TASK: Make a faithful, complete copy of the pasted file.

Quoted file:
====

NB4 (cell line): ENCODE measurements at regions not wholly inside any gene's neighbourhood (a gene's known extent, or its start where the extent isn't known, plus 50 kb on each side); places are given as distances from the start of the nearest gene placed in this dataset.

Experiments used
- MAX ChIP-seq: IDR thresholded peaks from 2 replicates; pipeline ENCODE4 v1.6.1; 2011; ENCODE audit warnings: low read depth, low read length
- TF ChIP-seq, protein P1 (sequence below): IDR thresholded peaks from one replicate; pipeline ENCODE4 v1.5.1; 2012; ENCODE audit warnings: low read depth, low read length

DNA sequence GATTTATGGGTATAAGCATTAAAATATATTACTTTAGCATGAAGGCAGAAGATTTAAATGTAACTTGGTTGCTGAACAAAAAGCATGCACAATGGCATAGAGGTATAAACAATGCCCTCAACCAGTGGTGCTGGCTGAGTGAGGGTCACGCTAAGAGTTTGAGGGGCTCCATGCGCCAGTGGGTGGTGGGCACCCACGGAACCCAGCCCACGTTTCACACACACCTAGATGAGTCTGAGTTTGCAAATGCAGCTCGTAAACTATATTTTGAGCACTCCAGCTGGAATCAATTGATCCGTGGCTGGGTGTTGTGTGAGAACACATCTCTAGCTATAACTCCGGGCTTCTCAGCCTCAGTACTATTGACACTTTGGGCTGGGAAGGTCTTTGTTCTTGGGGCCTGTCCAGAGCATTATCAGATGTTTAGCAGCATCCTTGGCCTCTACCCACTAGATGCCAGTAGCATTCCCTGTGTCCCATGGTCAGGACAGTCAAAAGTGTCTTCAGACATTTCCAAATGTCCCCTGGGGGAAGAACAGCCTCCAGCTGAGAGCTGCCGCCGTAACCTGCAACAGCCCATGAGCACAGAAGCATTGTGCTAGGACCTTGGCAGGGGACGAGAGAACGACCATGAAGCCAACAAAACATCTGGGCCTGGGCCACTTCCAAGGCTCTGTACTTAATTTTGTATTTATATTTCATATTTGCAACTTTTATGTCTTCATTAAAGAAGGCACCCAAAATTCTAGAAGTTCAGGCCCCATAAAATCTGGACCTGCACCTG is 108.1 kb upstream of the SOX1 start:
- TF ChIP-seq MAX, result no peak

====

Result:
NB4 (cell line): ENCODE measurements at regions not wholly inside any gene's neighbourhood (a gene's known extent, or its start where the extent isn't known, plus 50 kb on each side); places are given as distances from the start of the nearest gene placed in this dataset.

Experiments used
- MAX ChIP-seq: IDR thresholded peaks from 2 replicates; pipeline ENCODE4 v1.6.1; 2011; ENCODE audit warnings: low read depth, low read length
- TF ChIP-seq, protein P1 (sequence below): IDR thresholded peaks from one replicate; pipeline ENCODE4 v1.5.1; 2012; ENCODE audit warnings: low read depth, low read length

DNA sequence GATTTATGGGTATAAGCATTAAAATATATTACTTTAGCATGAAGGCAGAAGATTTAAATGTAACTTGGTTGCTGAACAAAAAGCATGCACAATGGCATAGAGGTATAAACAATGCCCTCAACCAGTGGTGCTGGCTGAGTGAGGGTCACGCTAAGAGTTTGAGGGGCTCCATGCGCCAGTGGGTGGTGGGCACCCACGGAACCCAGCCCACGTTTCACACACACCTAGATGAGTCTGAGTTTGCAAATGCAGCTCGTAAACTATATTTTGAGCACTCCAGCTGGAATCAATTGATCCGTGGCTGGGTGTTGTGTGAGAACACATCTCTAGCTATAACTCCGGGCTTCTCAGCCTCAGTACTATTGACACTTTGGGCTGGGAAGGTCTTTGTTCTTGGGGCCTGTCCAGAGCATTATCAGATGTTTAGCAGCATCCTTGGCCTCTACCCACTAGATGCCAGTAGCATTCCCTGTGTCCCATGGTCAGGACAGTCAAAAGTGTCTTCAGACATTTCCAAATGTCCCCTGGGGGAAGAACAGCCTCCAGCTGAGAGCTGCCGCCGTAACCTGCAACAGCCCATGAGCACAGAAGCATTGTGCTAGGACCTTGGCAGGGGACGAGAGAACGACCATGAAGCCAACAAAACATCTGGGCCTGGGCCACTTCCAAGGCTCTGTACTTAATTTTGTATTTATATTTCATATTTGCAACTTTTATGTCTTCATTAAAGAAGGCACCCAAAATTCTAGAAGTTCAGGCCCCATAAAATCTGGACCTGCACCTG is 108.1 kb upstream of the SOX1 start:
- TF ChIP-seq MAX, result no peak